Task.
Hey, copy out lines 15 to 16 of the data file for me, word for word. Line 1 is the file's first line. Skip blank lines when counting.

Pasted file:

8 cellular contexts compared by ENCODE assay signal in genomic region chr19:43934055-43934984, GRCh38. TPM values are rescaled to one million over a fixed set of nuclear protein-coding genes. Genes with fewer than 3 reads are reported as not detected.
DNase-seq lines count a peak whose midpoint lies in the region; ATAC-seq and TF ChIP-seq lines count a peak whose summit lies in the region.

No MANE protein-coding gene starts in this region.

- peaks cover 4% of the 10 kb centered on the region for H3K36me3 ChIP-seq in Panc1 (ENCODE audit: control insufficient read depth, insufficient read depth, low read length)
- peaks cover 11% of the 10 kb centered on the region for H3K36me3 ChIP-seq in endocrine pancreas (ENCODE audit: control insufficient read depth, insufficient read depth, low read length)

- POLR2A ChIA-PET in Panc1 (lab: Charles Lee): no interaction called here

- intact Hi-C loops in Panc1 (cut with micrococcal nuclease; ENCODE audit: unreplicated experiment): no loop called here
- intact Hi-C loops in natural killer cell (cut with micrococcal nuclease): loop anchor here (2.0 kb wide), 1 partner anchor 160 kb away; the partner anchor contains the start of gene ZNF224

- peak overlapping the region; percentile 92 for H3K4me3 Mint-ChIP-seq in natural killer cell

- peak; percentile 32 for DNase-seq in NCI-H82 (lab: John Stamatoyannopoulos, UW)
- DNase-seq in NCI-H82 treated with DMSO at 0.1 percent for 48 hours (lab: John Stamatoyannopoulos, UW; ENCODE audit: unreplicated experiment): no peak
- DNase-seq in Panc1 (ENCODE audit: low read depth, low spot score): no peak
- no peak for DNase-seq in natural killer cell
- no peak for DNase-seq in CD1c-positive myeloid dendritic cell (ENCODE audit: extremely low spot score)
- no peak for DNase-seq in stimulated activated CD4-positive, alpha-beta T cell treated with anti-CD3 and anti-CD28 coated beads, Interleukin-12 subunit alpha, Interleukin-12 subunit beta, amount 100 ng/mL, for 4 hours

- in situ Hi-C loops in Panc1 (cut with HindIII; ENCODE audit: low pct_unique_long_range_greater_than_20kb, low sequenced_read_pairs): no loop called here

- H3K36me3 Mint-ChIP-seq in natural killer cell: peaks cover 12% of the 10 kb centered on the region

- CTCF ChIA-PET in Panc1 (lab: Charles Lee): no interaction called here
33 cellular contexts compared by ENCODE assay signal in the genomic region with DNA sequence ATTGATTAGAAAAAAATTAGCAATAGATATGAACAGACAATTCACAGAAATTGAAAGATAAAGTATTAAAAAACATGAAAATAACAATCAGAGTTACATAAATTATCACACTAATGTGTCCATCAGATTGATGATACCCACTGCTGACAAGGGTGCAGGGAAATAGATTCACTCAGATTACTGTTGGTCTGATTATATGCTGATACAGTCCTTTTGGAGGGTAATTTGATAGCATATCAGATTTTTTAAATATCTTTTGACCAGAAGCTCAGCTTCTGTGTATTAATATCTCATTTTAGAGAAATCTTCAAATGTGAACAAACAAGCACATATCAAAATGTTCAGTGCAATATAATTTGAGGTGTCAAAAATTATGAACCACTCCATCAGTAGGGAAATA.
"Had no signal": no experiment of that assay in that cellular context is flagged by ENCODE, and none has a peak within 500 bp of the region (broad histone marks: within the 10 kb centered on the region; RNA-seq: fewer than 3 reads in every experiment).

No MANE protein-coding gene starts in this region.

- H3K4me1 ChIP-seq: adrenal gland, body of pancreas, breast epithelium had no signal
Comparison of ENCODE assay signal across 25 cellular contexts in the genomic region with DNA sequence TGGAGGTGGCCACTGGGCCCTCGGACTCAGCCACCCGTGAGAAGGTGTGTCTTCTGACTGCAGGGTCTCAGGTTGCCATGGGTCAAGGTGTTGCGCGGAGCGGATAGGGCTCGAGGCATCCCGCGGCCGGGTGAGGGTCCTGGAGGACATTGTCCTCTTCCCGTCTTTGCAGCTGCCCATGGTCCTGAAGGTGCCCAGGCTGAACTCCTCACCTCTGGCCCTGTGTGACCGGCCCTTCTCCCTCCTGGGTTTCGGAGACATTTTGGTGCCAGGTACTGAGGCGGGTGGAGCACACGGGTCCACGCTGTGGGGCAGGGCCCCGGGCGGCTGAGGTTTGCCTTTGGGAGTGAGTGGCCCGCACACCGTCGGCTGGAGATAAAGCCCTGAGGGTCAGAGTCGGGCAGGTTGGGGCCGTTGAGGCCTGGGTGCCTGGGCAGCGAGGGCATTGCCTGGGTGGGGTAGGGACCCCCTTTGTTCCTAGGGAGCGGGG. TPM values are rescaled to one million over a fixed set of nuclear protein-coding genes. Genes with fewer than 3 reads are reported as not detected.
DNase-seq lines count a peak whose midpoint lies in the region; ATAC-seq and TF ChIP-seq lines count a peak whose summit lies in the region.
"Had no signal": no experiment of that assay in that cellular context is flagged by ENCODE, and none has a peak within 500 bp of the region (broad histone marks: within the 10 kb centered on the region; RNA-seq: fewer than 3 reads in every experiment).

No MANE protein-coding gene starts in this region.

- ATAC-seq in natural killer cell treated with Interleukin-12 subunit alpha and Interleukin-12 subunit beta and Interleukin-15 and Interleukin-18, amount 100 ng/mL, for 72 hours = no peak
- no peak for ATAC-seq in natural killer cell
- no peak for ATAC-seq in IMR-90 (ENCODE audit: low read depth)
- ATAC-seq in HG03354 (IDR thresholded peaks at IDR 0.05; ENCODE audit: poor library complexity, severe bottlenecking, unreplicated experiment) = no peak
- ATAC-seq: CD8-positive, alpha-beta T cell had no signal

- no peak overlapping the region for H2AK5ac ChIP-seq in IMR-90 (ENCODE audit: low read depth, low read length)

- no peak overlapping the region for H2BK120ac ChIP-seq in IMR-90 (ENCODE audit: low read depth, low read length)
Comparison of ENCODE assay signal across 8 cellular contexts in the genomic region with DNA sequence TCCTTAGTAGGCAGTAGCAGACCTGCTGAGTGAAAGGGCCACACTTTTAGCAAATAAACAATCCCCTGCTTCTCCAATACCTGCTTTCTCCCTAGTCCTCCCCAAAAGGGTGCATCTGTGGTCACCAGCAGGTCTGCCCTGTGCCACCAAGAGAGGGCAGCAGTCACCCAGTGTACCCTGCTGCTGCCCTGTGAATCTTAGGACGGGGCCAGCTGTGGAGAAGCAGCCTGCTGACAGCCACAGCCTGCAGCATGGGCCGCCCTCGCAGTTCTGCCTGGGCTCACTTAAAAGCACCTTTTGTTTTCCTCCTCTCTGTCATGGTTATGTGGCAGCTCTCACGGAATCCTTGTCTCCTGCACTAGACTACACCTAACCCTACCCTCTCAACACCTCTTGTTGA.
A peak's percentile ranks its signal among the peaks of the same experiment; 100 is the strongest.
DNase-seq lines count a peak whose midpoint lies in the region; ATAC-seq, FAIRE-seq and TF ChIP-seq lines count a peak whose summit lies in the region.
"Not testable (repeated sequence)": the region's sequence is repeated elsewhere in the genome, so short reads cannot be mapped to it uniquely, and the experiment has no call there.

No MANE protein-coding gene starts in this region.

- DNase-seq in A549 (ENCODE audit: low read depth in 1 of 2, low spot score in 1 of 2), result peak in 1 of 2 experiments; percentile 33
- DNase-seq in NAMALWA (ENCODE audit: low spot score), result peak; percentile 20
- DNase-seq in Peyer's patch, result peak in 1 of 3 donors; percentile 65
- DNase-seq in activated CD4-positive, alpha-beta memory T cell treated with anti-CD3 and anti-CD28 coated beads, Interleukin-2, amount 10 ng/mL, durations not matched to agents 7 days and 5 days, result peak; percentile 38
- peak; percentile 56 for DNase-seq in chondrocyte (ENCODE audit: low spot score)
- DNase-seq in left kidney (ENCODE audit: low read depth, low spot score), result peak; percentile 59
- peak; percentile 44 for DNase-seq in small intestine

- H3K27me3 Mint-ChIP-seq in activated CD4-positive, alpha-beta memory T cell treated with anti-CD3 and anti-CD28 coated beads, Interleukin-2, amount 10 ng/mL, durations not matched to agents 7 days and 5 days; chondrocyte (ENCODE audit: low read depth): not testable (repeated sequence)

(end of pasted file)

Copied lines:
- no peak for DNase-seq in stimulated activated CD4-positive, alpha-beta T cell treated with anti-CD3 and anti-CD28 coated beads, Interleukin-12 subunit alpha, Interleukin-12 subunit beta, amount 100 ng/mL, for 4 hours

- in situ Hi-C loops in Panc1 (cut with HindIII; ENCODE audit: low pct_unique_long_range_greater_than_20kb, low sequenced_read_pairs): no loop called here